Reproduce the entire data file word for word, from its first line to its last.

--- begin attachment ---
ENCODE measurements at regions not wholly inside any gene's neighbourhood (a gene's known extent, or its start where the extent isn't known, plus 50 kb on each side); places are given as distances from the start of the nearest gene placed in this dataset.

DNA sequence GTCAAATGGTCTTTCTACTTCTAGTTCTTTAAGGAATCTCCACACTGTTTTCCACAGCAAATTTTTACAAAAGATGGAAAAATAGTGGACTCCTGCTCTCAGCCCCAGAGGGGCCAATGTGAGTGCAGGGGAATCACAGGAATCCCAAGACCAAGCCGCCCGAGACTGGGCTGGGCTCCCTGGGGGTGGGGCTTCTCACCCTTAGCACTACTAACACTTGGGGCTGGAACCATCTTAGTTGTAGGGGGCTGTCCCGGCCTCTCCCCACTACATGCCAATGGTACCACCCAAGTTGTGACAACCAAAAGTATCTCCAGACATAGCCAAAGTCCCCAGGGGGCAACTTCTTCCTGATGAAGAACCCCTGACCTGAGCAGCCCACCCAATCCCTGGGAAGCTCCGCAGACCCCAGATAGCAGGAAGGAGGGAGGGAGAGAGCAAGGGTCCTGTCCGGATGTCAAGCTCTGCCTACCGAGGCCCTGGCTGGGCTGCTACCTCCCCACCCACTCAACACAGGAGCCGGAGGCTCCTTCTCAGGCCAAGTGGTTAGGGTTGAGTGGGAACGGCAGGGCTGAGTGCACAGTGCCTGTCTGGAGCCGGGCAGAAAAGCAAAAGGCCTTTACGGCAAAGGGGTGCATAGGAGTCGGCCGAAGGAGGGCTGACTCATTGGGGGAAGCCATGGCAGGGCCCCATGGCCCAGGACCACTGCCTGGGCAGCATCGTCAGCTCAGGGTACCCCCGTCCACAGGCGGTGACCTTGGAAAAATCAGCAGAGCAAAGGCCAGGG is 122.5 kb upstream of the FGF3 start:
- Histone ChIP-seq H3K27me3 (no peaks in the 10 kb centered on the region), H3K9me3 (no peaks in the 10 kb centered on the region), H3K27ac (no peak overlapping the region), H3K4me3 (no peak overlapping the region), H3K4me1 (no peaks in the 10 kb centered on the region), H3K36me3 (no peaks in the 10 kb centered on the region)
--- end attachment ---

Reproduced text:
ENCODE measurements at regions not wholly inside any gene's neighbourhood (a gene's known extent, or its start where the extent isn't known, plus 50 kb on each side); places are given as distances from the start of the nearest gene placed in this dataset.

DNA sequence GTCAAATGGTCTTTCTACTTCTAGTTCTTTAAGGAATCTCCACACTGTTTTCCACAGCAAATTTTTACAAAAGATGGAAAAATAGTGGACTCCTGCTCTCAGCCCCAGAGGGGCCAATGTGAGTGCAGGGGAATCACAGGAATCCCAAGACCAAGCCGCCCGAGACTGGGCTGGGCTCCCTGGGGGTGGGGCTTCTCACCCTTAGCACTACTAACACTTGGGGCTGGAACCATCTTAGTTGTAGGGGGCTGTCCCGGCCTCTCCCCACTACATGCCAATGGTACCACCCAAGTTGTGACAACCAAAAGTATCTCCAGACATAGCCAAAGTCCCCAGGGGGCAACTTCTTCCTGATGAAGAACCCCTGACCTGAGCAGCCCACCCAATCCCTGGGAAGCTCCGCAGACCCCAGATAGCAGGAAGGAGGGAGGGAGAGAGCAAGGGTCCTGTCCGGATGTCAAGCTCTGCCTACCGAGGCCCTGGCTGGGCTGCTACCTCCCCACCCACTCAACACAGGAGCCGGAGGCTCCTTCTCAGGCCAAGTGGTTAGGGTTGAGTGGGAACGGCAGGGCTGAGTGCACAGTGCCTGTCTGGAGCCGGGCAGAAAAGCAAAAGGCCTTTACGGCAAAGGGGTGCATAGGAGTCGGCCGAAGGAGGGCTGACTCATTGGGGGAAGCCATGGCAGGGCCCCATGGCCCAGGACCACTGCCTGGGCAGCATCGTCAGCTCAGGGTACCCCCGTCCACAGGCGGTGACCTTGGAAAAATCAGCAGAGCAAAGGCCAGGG is 122.5 kb upstream of the FGF3 start:
- Histone ChIP-seq H3K27me3 (no peaks in the 10 kb centered on the region), H3K9me3 (no peaks in the 10 kb centered on the region), H3K27ac (no peak overlapping the region), H3K4me3 (no peak overlapping the region), H3K4me1 (no peaks in the 10 kb centered on the region), H3K36me3 (no peaks in the 10 kb centered on the region)